Endless calls from creditors can get you down. Picking up the post and recognising their envelopes is not a great start to the day, either. But when screening calls and you hear “this is such-and-such debt collection agency press #1 to take this call” you can’t help but laugh.
The debt collectors chasing me are now overwhelmed with the number of people that they’re routinely threatening with “a bad credit rating”. They seem unable to recognise that not having a penny to one’s name to repay any credit is more of a problem than an inevitable poor credit rating.
The letters are copied, pasted and sent out in their hundreds too. What happened to personal service? They’re littered with modal verbs might, may, could, knowing such veiled threats would upset some. Many people fear being in debt: what will the neighbours think? They worry about a poor credit rating, believe if you owe money you should pay it no matter what.
I’m not thinking like that at all. I refuse to. When your job ends the bills don’t so, just as I have to make adjustments to the way I live because I am a victim of a recession, so should the banks recognise I have no money to pay them. I literally have no money to pay them.
If I had anything resembling “disposable income” I’d top up my gas meter and put the heating on full-blast all day, or I’d treat myself to a bottle of Marques de Caceras Rioja (preferably 2005), or I’d go to the cinema, or I’d buy some DVDs and CDs. I’d do any number of things.
The assumption seems to be that those in debt are fibbing about their poverty. I’ve said, “I acknowledge the debt, I do not dispute the debt, I do not have any money to pay the debt,” so many times it’s stuck in my head and I’m thinking of adding music: something upbeat rather than with a lot of booming bass.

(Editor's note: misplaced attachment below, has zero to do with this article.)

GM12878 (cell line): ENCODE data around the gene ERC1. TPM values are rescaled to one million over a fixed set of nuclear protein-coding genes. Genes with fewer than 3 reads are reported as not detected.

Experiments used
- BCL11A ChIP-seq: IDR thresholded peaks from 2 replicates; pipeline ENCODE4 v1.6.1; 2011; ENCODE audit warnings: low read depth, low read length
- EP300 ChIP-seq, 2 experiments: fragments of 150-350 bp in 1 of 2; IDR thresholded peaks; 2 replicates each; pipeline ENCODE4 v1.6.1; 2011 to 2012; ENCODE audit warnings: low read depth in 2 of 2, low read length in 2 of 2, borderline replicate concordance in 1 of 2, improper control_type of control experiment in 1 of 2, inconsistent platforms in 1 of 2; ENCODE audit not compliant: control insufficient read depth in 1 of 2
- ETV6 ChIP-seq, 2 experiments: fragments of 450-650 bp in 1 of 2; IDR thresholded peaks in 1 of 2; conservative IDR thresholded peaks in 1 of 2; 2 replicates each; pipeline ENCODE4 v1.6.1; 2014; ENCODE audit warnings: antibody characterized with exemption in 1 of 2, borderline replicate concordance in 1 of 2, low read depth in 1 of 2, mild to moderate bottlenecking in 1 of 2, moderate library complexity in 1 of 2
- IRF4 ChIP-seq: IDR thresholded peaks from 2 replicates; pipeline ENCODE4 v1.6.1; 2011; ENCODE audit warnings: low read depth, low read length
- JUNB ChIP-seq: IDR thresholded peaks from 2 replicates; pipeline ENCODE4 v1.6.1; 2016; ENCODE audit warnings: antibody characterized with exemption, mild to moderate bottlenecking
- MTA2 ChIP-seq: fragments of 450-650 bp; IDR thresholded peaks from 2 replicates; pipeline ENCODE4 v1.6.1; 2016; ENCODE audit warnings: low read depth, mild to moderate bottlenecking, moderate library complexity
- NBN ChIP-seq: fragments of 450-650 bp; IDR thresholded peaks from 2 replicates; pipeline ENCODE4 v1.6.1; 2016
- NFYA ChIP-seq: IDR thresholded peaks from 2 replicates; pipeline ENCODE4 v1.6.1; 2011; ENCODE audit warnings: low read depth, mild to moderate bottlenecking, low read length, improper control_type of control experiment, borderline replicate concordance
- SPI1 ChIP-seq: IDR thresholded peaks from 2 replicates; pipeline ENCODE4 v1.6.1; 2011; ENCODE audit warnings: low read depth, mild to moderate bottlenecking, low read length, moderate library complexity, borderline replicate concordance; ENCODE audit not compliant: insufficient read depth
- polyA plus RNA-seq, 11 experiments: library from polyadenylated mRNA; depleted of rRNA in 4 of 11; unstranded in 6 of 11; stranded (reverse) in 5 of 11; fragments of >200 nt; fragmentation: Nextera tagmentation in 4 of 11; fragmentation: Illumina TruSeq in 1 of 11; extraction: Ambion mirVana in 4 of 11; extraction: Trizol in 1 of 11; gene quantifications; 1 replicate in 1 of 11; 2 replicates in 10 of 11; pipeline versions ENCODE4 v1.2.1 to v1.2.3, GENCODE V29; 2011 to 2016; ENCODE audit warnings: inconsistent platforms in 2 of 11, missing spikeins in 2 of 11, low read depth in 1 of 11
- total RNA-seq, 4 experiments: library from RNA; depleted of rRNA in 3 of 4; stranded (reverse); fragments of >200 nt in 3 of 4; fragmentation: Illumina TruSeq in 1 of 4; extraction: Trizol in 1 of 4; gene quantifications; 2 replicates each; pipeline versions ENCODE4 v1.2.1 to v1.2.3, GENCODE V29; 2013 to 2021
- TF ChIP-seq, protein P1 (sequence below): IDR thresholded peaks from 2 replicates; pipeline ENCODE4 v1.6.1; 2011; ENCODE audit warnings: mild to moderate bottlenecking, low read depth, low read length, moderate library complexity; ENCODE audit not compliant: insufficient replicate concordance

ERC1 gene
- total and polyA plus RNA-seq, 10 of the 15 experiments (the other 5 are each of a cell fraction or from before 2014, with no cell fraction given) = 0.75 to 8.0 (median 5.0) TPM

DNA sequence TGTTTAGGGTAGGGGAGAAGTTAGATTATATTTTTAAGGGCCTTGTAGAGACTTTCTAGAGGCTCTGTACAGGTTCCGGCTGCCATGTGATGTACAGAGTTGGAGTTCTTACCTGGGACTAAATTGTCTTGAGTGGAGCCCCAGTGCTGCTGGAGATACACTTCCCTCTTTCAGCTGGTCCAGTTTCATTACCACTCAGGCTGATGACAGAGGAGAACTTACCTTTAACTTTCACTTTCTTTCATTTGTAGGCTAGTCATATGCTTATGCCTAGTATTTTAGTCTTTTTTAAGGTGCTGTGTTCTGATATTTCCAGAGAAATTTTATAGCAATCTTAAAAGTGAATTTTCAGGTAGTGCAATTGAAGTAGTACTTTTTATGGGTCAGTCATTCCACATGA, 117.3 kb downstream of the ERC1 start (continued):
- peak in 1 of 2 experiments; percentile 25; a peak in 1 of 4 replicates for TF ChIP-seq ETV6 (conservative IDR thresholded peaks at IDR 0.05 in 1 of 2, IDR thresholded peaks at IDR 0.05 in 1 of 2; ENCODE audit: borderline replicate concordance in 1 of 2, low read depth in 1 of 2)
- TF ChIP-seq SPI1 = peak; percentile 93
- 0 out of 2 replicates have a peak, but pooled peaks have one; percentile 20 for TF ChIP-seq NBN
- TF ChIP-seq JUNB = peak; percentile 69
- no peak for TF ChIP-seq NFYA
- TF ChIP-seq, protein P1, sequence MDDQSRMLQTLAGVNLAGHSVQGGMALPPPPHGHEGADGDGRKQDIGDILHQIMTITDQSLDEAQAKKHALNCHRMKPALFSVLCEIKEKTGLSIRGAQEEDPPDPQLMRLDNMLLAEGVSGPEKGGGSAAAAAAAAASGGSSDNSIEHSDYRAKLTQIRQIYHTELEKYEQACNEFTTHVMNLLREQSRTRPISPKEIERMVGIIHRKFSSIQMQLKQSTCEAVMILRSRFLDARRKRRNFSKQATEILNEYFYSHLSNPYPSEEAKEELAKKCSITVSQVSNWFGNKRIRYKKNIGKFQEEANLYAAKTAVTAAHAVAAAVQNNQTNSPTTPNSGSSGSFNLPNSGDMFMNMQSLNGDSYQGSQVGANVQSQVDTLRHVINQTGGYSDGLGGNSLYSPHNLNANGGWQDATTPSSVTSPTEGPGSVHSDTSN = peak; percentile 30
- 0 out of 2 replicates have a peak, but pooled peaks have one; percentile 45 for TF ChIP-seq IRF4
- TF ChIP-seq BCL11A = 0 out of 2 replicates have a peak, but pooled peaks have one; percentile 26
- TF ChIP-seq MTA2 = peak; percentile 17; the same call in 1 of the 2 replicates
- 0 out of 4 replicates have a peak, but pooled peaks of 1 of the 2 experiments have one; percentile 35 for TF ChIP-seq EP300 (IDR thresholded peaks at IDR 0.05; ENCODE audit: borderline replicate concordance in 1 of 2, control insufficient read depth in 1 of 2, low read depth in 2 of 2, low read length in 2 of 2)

I found that the Payment Protection Insurance I was mis-sold was of no value to self-employed workers and was told it was void. The debt collectors aren’t chasing those who ripped me off, but I’m now, of course, trying to get my money back. Beware, though, freelances with PPI.
The debts are sold from creditor to debt collector to debt collector with such speed it’s hard to know who is hassling you. It also shows what little intention they have of genuine legal proceedings. If they can scare you into giving the money back they will – or they will sell the debt on. Do they not realise that as children when our mums threatened slapped legs for being cheeky and it didn’t happen we learned about bluffing?
I’m warned failure to respond “may result in being refused simple credit agreements such as mobile phone contracts”. This is especially amusing as one of them is for an unpaid mobile phone bill.
The letters continue “a more serious consequence may be when applying for mortgages with acceptable interest rates, credit cards or cheap loans.”
With the average house price in my home city at £145,257 and my income at £67.50 per week I can’t see this being an immediate concern. With the average salary in journalism being £24,500 it’s unlikely to ever be a concern.
It is hard enough to get credit these days for everyone, and I wouldn’t get a sniff of a loan, cheap or otherwise, while on Jobseekers’ Allowance.
I’m not likely to contact a loan shark or go to an awful GetALoanAndPay1000%Interest companies but I can understand how people with children might be considering this as Christmas swiftly approaches. I’ll just have to sit here, fend off the harassment and hope I get a job soon.
The polite, petit bourgeois, fear of debt leaves those without work taking the blame for their situation – and recently led the PM to gaffe when he compared his urgency to clear the national debt to us paying off our credit cards. The government often like to tap into this fear, pretending state finances are the same as household.
I’ll await my County Court summons which I might, may, could get and will attend, if needs be, knowing I’m not (as yet) likely to be sent to debtors’ prison. I’ll tell the court what I tell the debt collectors – “I acknowledge the debt, I do not dispute the debt, I do not have any money to pay the debt”. I’m thinking I should go with a disco track.
Owe much I owe in total: About £8000 in total, which could pay for me to enjoy a cruise to volcanoes the world over. Sigh
How many calls I get a day: Too many to count and, besides, I now unplug the phone